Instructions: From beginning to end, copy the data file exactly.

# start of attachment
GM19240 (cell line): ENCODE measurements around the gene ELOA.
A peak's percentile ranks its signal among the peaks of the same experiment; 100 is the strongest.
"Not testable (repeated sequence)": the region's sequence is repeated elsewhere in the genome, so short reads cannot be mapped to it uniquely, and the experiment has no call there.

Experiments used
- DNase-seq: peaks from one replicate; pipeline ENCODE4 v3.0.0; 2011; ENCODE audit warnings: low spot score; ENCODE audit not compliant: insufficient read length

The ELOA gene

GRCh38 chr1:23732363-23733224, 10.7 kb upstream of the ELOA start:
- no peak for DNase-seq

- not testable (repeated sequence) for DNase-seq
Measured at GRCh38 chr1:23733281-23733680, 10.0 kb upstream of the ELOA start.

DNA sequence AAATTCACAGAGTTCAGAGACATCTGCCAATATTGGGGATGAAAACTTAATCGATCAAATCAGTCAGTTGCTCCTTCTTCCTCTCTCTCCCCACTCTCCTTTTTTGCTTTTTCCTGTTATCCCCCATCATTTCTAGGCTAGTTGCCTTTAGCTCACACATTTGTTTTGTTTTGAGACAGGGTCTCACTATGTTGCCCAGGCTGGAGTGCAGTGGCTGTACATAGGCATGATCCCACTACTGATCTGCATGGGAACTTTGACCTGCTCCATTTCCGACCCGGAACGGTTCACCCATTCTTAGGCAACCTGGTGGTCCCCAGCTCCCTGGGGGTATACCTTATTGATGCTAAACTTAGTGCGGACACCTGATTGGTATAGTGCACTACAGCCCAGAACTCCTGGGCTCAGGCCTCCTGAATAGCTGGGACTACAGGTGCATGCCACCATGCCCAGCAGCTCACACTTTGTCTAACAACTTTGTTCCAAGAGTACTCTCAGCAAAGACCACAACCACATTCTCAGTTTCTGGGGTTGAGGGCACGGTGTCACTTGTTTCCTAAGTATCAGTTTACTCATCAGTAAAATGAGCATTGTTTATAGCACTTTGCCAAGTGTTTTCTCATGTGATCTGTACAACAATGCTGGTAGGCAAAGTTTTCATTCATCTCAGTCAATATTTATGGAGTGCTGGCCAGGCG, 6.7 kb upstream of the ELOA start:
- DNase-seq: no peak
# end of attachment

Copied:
GM19240 (cell line): ENCODE measurements around the gene ELOA.
A peak's percentile ranks its signal among the peaks of the same experiment; 100 is the strongest.
"Not testable (repeated sequence)": the region's sequence is repeated elsewhere in the genome, so short reads cannot be mapped to it uniquely, and the experiment has no call there.

Experiments used
- DNase-seq: peaks from one replicate; pipeline ENCODE4 v3.0.0; 2011; ENCODE audit warnings: low spot score; ENCODE audit not compliant: insufficient read length

The ELOA gene

GRCh38 chr1:23732363-23733224, 10.7 kb upstream of the ELOA start:
- no peak for DNase-seq

- not testable (repeated sequence) for DNase-seq
Measured at GRCh38 chr1:23733281-23733680, 10.0 kb upstream of the ELOA start.

DNA sequence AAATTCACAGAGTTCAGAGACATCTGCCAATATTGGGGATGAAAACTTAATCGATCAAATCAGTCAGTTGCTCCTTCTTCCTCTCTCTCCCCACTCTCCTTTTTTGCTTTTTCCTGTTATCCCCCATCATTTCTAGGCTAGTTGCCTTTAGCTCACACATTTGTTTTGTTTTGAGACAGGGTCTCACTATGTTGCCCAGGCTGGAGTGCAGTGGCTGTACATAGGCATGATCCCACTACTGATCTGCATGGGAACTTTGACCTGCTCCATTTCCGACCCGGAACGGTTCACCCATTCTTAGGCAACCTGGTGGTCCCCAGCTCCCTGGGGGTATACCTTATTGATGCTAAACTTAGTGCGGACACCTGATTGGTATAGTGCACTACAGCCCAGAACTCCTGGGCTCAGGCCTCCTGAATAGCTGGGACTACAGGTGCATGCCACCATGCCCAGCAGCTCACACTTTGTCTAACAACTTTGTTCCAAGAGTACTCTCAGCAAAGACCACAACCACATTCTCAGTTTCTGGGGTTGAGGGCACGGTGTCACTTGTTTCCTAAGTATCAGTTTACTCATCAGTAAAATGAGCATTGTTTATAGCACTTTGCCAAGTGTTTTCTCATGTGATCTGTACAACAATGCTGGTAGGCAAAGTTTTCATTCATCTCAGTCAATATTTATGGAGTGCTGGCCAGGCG, 6.7 kb upstream of the ELOA start:
- DNase-seq: no peak